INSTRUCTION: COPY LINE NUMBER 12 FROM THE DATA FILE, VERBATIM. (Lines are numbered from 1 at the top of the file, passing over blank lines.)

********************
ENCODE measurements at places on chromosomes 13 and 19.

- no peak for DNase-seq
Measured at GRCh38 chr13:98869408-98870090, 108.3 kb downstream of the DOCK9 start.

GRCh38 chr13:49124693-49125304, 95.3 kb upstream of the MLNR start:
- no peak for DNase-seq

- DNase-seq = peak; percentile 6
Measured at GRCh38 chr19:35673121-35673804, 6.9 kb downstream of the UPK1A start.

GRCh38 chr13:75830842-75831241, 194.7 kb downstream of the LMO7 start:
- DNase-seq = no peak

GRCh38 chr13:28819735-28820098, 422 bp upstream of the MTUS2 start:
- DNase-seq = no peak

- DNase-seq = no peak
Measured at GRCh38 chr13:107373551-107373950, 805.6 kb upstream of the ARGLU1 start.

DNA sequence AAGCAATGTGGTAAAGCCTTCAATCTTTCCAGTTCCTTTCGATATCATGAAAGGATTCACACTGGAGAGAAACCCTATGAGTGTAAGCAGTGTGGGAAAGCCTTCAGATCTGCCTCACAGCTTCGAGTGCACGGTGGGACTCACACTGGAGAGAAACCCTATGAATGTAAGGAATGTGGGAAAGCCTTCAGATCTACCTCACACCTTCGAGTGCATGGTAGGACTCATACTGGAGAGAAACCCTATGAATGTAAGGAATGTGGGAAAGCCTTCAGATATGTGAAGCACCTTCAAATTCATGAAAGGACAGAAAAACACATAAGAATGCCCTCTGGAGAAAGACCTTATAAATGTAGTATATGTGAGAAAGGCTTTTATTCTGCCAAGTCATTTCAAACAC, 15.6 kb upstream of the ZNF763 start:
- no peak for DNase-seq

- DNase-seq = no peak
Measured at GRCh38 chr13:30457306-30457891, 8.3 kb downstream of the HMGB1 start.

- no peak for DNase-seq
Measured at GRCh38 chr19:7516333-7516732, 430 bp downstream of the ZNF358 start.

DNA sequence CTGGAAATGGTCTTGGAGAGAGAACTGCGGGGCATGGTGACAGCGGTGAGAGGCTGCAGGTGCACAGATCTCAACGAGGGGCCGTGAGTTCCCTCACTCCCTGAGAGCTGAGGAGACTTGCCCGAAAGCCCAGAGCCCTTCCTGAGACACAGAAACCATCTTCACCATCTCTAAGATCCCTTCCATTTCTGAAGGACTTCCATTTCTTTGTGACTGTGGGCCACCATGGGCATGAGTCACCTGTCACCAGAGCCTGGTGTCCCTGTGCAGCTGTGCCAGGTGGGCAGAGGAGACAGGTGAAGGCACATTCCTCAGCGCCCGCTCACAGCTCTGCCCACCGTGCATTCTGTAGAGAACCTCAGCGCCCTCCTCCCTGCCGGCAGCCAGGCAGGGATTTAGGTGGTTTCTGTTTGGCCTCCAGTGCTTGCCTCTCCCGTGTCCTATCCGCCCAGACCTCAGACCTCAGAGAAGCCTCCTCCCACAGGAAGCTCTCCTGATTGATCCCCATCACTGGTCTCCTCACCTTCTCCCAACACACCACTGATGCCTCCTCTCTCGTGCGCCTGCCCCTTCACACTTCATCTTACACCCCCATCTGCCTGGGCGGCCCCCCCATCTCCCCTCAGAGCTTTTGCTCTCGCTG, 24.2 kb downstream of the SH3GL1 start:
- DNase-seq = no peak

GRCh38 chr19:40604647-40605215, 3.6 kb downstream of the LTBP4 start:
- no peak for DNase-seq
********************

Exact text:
- DNase-seq = no peak